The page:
Pearl Bailey was an actress and singer with a sexy, throaty drawl and a droll sense of humor who once was called America's "ambassador of love." A preacher's daughter, "Pearlie Mae" sang and danced her way from Depression coal mining towns to Broadway and into the hearts of America as the star of the black "Hello, Dolly!"
Known to the world as a singer, comedian, stage, film and television actress, social and political activist, author of six books, and wife and mother, Bailey considered herself primarily a singer but scoffed at all labels.
Appropriately for the daughter of a Holy Roller-style revivalist, the Rev. Joseph James Bailey, she attributed her talent to God.
Bailey began her career as a 15-year-old amateur night contest winner at the Pearl Theatre in Philadelphia. Singing and dancing to "Talk of the Town and "Poor Butterfly," she won $5 and a two-week engagement. Inspired, Bailey left school for vaudeville, singing and dancing with Noble Sissle's band, then to Broadway with remarkable success in "Arms and the Girl," "Bless You All" and "All the Fine Young Cannibals."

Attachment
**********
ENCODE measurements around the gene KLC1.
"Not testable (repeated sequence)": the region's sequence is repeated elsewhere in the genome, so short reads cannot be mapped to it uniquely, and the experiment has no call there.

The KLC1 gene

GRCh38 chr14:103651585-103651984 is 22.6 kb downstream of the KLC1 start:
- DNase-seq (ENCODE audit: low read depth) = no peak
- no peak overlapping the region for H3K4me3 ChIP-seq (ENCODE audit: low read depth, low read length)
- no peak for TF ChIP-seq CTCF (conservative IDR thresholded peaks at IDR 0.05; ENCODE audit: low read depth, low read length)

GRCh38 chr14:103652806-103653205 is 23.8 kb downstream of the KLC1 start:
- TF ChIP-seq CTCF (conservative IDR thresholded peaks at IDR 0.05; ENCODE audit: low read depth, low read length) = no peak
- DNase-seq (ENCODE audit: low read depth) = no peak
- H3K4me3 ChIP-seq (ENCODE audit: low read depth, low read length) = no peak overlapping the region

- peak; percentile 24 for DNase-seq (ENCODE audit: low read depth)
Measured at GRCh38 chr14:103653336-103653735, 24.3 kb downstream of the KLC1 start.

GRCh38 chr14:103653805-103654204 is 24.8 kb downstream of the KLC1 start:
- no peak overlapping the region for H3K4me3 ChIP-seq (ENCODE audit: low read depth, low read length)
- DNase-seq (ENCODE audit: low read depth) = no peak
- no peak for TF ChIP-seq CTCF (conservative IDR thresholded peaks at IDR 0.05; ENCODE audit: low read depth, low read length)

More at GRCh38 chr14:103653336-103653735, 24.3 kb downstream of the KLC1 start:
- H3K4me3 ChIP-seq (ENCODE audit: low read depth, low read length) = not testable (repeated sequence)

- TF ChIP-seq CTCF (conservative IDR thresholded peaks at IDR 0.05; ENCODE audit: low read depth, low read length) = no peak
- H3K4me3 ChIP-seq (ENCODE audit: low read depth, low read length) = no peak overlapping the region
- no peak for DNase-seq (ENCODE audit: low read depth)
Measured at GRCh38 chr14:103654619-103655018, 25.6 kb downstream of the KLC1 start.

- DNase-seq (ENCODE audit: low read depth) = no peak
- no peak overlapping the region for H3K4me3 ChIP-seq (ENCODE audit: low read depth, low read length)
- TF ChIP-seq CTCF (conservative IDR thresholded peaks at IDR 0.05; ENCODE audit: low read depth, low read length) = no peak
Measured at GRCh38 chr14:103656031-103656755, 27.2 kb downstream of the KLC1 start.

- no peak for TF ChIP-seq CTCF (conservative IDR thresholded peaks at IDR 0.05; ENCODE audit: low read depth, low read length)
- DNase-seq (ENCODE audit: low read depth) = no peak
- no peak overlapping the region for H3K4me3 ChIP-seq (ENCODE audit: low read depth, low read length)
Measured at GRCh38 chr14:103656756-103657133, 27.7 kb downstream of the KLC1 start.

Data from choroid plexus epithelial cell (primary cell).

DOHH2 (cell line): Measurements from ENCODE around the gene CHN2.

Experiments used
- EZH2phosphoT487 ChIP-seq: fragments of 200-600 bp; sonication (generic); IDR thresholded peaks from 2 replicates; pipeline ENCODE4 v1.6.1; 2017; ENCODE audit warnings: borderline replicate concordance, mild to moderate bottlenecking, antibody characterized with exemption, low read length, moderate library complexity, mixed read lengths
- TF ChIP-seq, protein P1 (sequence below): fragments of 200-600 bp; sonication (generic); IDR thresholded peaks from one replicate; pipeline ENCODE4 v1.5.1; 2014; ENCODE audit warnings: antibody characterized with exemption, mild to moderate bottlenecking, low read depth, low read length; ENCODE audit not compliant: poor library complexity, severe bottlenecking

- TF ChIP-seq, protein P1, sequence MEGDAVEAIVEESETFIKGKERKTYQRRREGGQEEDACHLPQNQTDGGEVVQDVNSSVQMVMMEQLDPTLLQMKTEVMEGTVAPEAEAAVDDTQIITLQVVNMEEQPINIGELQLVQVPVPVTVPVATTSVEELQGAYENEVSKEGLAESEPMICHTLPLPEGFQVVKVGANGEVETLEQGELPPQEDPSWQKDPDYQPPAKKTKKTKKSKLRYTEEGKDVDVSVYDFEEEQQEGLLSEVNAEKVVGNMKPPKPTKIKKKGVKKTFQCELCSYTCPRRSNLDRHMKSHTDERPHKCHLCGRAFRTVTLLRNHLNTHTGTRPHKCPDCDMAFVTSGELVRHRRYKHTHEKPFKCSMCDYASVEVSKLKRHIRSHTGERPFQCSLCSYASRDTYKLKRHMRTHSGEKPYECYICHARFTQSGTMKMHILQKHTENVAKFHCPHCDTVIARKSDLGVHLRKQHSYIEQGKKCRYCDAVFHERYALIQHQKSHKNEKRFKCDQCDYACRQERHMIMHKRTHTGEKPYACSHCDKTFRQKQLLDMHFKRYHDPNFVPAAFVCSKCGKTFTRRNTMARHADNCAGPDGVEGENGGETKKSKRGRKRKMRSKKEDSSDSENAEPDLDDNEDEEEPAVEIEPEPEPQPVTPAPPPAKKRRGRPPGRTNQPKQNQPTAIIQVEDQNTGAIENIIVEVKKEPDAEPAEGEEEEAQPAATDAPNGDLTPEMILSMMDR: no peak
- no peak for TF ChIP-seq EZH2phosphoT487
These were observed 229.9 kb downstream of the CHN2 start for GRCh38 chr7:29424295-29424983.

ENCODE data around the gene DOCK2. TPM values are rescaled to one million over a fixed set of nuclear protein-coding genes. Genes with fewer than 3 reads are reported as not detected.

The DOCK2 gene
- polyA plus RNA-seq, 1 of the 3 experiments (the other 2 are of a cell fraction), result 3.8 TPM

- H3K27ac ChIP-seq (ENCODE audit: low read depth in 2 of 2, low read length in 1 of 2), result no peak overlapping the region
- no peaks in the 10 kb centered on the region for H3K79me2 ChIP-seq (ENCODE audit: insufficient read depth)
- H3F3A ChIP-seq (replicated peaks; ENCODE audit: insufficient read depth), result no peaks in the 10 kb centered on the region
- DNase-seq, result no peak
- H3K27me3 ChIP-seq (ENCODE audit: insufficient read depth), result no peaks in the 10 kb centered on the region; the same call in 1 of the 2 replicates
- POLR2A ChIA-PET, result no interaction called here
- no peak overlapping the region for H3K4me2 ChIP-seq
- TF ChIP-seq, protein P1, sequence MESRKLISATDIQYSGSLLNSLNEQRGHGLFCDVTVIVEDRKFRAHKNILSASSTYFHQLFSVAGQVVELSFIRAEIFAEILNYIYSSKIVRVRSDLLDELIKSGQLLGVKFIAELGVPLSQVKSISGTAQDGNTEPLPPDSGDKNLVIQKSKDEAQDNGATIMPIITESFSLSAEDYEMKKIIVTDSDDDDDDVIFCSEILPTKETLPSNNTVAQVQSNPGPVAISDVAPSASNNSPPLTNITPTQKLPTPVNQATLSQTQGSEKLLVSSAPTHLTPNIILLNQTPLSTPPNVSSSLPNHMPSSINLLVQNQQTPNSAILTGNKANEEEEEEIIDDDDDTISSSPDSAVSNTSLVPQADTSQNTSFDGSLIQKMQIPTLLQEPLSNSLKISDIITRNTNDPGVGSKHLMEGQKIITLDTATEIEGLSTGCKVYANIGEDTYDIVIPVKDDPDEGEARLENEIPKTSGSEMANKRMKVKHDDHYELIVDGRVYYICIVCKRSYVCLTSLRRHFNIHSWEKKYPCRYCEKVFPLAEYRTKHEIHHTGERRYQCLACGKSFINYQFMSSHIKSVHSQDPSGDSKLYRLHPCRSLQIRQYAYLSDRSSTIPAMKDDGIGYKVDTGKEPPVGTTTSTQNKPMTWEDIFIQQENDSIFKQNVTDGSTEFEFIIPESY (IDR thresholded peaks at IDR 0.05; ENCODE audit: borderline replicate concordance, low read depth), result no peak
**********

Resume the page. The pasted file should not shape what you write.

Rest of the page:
It was on the movie set of "Porgy and Bess" (1958) that Bailey won an early skirmish for black civil rights by demanding the elimination of "undignified and unnatural" Negro dialect from the George Gershwin folk drama. "There's a lot of people out there waiting for a dialect, so let's talk the way we really talk, without the 'dems, doeses and deses,'" she told reporters. "We don't talk like that. Maybe we did 50 years ago, but not now." Other noted films are "Carmen Jones," and "St. Louis Blues."
In 1967 David Merrick selected Bailey to play Dolly Levi in the black version of "Hello, Dolly!" Audiences and critics alike were at her feet. Delighted with the accolades and the role, for which she won a special Tony award, Bailey told Newsweek: "All this has been worth waiting for. At last I can sing, dance, say intelligent words on stage, love and be loved and deliver what God gave me — and I'm dressed up besides."
Described as "the mother of the world," by her manager Stan Irwin, Bailey's service to humanity was far-reaching. She served as a delegate to the United Nations under the Ford, Reagan and Bush administrations. "She was a very spiritual woman and she never recognized color. Her ideology was, 'We are humans.'"